I then cut the strips down to 10" lengths -
In the photo below, you can see how I arranged the strips and squares to create the table runner.  This runner has a green-and-metallic-gold fabric in the center.  The other has the same fabric in red as the center.

The last time I did one of these runners, I meticulously trimmed away the "points" left after joining the strips together at an angle.  It wasn't until after I'd already finished the quilting that it occurred to me doing that was overkill.  All I really had to do was baste along the edge of the runner (as you see me doing in the photo below), and leave the "tip trimming" to when I'd cut the runner away from the excess after quilting. 

The quilting on these two is very simple - just free motion "loop-d-loops" in dark green thread.  The backing is plain unbleached homespun - nothing fancy, really, but even so, the stitching looks good on the back (not that anybody's ever going to really look at it).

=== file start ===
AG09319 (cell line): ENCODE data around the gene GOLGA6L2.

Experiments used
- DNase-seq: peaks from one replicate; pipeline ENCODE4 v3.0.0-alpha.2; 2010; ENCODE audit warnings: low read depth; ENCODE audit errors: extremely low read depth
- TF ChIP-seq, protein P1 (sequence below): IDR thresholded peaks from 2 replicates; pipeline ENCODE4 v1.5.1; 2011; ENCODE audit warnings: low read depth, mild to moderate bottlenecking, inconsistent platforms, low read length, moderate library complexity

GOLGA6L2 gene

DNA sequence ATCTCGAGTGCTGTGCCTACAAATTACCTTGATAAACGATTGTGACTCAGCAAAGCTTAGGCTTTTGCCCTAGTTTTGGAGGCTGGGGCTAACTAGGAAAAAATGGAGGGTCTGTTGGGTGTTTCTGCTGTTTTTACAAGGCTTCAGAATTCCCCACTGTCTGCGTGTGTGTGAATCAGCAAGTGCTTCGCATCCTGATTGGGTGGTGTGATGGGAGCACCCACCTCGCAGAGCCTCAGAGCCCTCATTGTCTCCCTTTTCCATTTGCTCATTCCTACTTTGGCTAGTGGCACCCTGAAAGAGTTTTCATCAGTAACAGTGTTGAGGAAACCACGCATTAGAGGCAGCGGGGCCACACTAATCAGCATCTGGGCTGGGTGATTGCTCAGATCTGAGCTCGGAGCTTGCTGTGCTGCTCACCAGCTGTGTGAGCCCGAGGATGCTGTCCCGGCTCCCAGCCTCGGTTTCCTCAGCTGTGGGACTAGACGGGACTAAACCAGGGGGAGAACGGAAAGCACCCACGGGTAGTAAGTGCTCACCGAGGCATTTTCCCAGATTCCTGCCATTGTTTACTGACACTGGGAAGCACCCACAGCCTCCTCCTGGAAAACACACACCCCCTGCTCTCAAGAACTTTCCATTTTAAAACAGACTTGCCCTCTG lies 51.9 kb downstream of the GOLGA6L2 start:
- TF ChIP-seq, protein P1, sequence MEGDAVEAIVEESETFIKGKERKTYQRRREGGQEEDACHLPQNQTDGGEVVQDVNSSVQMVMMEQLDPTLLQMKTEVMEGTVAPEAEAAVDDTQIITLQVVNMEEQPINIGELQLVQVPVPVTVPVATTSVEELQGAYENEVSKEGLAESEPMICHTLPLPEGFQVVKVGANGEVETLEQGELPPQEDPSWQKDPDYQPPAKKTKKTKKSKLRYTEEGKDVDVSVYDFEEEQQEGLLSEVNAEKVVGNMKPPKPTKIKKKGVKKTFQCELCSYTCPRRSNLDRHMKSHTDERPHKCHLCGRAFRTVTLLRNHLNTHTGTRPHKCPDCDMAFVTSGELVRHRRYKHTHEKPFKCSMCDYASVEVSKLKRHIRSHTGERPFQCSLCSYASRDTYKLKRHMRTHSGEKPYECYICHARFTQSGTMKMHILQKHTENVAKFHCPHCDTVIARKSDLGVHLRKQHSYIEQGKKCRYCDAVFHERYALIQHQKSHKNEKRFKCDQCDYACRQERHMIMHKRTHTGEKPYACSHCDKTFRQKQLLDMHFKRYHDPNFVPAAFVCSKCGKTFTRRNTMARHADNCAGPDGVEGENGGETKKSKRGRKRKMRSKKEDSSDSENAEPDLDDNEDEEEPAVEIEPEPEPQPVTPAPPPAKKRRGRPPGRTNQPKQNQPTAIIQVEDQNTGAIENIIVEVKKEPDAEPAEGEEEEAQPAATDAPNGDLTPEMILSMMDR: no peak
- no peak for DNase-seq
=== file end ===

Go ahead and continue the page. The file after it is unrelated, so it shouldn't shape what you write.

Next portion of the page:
One thing I did as an experiment (on the table runner with the red center) was quilting the ends of the runner, but leaving the large center square without quilting.  I was just curious how it would look.  Well... it looked AWFUL once I pulled it off the longarm!  Just awful.

But no worries there, all I had to do was fold the ends down and stretch it on the frame with the clamps - and I gently pinned just middle of the sides to the leader cloths (as shown below), and was able to go back and add the needed quilting into that large red center square.
The finished size on both tablerunners is 57" x 12".  I bound each runner with the same fabric I used for the large center squares in each one.  Unfortunately, by the time I got the projects done, I was in a rush to prepare for my trip to the US - and the runners were gifts for family there.  In my haste, I managed to forget to take a photo of the finished quilts!